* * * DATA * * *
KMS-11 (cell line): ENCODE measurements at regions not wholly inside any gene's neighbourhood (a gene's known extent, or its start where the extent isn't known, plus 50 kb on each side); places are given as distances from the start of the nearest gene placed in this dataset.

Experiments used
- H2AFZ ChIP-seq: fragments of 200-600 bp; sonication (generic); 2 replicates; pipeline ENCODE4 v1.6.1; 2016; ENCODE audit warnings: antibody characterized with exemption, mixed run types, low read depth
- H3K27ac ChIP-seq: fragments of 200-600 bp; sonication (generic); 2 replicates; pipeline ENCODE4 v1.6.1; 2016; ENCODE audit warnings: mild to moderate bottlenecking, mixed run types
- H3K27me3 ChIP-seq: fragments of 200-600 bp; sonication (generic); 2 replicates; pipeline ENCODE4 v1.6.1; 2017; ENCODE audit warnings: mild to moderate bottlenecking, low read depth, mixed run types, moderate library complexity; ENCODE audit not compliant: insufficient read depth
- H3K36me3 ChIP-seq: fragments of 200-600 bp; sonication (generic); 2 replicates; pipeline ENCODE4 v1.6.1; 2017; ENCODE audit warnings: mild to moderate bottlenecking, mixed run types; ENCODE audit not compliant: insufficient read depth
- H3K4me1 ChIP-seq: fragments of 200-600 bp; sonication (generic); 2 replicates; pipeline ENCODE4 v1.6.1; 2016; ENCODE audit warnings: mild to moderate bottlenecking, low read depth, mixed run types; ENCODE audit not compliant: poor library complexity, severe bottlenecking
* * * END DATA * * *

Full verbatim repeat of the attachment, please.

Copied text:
KMS-11 (cell line): ENCODE measurements at regions not wholly inside any gene's neighbourhood (a gene's known extent, or its start where the extent isn't known, plus 50 kb on each side); places are given as distances from the start of the nearest gene placed in this dataset.

Experiments used
- H2AFZ ChIP-seq: fragments of 200-600 bp; sonication (generic); 2 replicates; pipeline ENCODE4 v1.6.1; 2016; ENCODE audit warnings: antibody characterized with exemption, mixed run types, low read depth
- H3K27ac ChIP-seq: fragments of 200-600 bp; sonication (generic); 2 replicates; pipeline ENCODE4 v1.6.1; 2016; ENCODE audit warnings: mild to moderate bottlenecking, mixed run types
- H3K27me3 ChIP-seq: fragments of 200-600 bp; sonication (generic); 2 replicates; pipeline ENCODE4 v1.6.1; 2017; ENCODE audit warnings: mild to moderate bottlenecking, low read depth, mixed run types, moderate library complexity; ENCODE audit not compliant: insufficient read depth
- H3K36me3 ChIP-seq: fragments of 200-600 bp; sonication (generic); 2 replicates; pipeline ENCODE4 v1.6.1; 2017; ENCODE audit warnings: mild to moderate bottlenecking, mixed run types; ENCODE audit not compliant: insufficient read depth
- H3K4me1 ChIP-seq: fragments of 200-600 bp; sonication (generic); 2 replicates; pipeline ENCODE4 v1.6.1; 2016; ENCODE audit warnings: mild to moderate bottlenecking, low read depth, mixed run types; ENCODE audit not compliant: poor library complexity, severe bottlenecking